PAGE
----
In the two years since that conversation, Roy, who used to bake dinner bread with his grandmother while growing up outside Montreal, has transformed himself from a hobbyist to a professional baker. He’d made the transition from amateur to expert once before: When he was a 21-year-old graphic designer in Nashville, he bought a Minolta X-370 to shoot test images for his girlfriend, an aspiring model; three years later, he moved to Paris with $400 in his pocket and a dream of becoming the next Richard Avedon. In the early days, his process revolved around the painstaking technique of developing his own color film, but as digital took over, it left him yearning for something new to do with his hands. Last year, he enrolled in a bread-making boot camp at the San Francisco Baking Institute, and back home, he rented a 7,000-square-foot red brick building in downtown Hudson to create a 50-seat bakery called Breadfolks. Roy designed the space and did much of the finishing himself, reimagining it with hardwood floors, whitewashed walls and Germanic stencil typography on a coal-black facade. He bought Italian baking equipment, including a stainless-steel Logiudice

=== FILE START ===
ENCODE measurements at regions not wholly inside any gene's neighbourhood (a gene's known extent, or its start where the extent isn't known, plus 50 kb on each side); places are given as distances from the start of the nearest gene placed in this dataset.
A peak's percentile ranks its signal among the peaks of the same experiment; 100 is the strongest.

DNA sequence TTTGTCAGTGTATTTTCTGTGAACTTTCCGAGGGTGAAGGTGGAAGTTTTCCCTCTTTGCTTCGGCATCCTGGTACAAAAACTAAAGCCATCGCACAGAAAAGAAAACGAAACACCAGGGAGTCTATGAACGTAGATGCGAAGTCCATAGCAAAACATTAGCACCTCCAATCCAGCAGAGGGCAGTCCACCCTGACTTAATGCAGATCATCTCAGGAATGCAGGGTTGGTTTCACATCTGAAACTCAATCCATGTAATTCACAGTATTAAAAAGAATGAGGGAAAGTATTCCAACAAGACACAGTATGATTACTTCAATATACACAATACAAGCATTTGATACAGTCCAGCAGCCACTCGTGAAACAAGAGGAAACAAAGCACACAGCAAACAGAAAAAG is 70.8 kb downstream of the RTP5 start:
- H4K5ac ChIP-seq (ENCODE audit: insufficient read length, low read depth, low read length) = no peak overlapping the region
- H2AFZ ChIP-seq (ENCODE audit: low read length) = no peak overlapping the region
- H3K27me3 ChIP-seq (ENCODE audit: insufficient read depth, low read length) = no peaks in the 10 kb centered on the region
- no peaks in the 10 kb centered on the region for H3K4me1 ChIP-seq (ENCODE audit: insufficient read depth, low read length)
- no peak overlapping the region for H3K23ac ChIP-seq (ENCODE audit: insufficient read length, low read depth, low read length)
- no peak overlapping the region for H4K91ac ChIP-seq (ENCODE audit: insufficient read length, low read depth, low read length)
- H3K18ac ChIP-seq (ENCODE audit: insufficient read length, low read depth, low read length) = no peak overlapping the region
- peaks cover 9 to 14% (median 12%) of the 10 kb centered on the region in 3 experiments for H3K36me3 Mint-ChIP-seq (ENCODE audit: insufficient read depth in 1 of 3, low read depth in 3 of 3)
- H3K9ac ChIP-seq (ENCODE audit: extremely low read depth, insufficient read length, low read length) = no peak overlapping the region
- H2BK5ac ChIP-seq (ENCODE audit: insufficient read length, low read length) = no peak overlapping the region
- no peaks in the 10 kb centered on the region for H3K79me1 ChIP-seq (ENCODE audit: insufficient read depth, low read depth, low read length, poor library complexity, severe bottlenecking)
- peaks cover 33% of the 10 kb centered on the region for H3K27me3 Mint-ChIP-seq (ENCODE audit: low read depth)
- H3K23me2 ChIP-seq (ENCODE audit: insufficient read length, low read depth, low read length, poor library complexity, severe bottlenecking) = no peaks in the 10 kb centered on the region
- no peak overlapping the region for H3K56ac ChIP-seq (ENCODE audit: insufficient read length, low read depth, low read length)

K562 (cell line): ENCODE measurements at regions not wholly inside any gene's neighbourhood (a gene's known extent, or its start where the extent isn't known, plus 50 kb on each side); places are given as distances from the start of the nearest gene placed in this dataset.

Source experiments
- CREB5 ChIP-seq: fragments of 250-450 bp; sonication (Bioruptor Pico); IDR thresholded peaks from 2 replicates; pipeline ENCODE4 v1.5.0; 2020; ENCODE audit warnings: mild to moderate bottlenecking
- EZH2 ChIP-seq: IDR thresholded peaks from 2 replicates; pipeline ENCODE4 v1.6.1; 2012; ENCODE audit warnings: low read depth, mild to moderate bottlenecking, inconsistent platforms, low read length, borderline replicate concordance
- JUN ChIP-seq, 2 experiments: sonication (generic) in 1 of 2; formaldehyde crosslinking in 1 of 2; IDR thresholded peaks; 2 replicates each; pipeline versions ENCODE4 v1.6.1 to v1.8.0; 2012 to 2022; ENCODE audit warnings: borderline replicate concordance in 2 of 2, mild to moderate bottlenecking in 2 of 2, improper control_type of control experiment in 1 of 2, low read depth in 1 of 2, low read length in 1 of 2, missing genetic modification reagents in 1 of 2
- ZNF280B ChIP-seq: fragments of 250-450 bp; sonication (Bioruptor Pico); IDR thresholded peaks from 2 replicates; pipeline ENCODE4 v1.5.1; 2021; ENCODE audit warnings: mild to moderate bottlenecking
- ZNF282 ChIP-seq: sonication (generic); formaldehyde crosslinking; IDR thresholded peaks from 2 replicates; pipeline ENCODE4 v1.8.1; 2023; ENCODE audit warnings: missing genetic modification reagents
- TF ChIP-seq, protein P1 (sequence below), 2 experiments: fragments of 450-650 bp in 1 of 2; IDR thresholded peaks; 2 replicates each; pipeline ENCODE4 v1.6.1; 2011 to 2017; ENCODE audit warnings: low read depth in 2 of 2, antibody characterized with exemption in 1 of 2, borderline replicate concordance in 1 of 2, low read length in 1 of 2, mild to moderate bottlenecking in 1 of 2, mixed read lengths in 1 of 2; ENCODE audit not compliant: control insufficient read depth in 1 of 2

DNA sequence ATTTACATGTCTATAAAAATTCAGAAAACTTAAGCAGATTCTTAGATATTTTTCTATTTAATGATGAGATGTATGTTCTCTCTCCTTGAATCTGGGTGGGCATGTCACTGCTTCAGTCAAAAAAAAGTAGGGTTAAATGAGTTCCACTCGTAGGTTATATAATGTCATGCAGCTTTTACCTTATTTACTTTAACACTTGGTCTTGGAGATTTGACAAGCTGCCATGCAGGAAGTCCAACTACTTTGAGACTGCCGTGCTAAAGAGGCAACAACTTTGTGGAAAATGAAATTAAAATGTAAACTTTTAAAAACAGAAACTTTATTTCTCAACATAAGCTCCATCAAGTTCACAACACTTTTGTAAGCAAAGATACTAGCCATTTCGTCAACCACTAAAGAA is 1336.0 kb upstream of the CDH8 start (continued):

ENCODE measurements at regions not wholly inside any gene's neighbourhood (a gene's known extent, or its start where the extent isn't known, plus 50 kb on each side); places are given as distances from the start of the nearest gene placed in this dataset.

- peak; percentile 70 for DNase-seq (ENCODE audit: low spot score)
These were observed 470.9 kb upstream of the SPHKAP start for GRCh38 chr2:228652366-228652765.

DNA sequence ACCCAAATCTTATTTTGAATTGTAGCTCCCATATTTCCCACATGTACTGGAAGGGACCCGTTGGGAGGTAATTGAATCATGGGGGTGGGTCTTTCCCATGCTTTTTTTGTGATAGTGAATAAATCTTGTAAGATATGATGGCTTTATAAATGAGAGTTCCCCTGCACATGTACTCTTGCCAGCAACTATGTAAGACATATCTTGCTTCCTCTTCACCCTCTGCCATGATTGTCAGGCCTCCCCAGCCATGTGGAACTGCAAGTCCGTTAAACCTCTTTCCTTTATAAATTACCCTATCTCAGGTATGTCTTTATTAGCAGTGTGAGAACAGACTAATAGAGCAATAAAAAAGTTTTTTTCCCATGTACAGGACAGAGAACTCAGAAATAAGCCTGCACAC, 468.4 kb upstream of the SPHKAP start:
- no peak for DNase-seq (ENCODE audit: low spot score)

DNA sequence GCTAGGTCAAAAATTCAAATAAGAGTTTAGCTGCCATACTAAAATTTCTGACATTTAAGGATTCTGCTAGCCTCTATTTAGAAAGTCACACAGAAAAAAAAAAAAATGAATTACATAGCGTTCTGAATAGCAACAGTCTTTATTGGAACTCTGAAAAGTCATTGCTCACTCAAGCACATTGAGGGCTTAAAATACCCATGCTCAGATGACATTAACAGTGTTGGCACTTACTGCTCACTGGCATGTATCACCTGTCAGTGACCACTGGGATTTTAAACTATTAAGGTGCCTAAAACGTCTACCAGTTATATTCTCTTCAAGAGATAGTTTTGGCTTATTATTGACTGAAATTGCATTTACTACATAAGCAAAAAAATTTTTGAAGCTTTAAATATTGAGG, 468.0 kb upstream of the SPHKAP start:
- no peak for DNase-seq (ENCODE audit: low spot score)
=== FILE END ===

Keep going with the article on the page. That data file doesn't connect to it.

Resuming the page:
Roy was determined from the start that Breadfolks, which has a dozen or so employees, not be a vanity project. He starts baking at 4:30 each morning, adjusting recipes as he goes. “A Breadfolks product is something that has these deep undertones of caramel and chocolate,” Roy says. He’s captivated by the Maillard reaction, in which sugars and amino acids are activated by heat to brown the ear and belly of the bread, and though he makes ciabatta, focaccia, bagels, baguettes, croissants and cruffins, his signature is a custardy country loaf that blends whole wheat and rye. “My products have a patina feel to them,” Roy says. “I like texture.” The bakery, which officially opened in August, was an instant hit, and by early September, they were selling 1,000 pounds of bread each weekend.
Still, success is relative in this line of work: “I’m making a living two, three dollars at a time,” Roy says. “There’s nothing more humbling than that after spending years in five-star hotels and private jets.” He and Joanna are also launching a coffee brand, Roastfolks, along with a utilitarian, all-matte stoneware line called Clayfolks, creating a complete ecosystem in one building. The next step is franchising. “I’m not interested in ever opening a Breadfolks in New York City or places like that,” says Roy, whose photography is now mostly relegated to his bakery’s Instagram feed. “My intention is to create these micro bakeries in these micro places.”